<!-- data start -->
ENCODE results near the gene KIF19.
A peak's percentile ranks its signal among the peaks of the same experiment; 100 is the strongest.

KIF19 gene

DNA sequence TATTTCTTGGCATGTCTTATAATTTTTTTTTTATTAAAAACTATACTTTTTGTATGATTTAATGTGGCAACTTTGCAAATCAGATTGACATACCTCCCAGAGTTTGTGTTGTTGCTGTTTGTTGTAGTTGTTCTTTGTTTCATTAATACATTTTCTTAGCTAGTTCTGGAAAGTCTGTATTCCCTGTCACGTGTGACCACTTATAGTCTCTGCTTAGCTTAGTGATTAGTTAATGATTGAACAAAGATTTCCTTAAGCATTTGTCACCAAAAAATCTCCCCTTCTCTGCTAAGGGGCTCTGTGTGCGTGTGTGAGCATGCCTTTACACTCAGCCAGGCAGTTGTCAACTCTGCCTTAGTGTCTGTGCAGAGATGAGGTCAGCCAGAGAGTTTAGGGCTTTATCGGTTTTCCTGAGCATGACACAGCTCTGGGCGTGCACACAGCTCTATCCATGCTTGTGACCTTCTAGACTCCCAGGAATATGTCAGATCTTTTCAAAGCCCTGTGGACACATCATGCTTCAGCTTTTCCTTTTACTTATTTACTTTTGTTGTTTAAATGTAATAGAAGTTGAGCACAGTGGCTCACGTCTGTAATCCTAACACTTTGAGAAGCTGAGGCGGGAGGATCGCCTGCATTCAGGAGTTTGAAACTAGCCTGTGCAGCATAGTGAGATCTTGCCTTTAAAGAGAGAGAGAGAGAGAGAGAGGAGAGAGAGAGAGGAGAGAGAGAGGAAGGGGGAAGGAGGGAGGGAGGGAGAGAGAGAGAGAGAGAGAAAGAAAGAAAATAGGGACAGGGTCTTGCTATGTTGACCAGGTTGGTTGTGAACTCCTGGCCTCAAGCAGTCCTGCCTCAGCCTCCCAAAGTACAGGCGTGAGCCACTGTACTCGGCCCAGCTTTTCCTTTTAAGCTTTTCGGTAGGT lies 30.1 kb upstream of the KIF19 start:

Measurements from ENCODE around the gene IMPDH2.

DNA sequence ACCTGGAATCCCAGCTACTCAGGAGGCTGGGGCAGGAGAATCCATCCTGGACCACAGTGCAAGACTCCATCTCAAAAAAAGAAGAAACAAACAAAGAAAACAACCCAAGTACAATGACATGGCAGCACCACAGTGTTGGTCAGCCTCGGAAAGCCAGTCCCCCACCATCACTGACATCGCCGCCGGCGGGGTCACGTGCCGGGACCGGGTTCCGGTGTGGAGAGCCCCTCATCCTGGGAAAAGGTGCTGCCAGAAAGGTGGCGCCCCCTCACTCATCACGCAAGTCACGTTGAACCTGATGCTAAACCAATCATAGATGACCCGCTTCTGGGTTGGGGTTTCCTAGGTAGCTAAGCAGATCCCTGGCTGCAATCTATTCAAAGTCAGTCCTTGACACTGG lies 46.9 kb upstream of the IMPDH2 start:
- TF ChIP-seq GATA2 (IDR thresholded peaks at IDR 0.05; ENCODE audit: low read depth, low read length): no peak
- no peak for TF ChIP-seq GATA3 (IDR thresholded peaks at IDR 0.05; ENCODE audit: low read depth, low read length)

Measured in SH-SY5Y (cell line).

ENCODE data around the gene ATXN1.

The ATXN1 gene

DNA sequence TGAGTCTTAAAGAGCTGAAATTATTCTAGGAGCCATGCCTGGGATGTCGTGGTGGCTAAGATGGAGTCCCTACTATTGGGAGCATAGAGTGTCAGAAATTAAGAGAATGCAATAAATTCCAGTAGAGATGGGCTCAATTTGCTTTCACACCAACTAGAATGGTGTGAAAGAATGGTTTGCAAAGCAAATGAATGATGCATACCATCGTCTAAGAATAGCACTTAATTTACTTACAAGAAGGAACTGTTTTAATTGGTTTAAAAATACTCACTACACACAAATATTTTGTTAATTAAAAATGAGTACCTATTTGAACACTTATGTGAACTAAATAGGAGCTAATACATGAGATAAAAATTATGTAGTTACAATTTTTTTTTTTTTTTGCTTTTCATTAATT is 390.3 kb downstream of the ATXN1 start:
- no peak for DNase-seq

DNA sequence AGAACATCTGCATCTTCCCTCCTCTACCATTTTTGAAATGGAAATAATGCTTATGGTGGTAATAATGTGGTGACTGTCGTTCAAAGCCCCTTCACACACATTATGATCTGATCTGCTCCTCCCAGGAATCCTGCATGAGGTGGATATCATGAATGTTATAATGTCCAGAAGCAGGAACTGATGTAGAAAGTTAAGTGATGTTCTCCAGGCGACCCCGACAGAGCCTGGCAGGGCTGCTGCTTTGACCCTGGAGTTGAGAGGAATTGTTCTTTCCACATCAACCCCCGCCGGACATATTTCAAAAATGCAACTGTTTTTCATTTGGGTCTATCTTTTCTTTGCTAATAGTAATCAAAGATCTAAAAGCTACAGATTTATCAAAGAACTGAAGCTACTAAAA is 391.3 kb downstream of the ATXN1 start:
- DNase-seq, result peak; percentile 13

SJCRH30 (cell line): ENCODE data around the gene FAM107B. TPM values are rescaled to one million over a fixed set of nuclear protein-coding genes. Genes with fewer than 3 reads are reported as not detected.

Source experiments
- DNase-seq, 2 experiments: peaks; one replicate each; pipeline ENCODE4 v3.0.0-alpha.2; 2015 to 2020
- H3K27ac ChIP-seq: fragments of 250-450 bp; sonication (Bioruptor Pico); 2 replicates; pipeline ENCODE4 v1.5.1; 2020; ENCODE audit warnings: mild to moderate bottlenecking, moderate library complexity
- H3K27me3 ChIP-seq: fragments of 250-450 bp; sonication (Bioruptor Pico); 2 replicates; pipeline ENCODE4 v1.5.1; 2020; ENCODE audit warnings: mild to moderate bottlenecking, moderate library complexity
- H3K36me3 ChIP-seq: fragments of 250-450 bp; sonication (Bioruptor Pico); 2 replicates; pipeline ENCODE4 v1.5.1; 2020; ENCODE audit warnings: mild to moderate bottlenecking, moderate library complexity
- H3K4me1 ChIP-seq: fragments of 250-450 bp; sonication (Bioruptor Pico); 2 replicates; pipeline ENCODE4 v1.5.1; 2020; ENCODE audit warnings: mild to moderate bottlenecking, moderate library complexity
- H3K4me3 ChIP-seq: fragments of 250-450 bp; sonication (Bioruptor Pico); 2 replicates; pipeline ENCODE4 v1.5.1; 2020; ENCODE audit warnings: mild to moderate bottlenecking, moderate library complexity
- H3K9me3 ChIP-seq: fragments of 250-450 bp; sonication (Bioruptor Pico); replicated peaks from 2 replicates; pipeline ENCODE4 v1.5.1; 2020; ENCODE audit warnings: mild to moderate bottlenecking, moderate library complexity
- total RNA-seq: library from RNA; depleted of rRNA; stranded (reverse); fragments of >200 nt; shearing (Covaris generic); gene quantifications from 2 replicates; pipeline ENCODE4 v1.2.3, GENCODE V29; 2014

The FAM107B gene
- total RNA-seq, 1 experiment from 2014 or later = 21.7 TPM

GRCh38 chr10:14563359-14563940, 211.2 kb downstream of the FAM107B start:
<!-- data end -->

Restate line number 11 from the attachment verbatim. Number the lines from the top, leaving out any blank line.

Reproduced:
The ATXN1 gene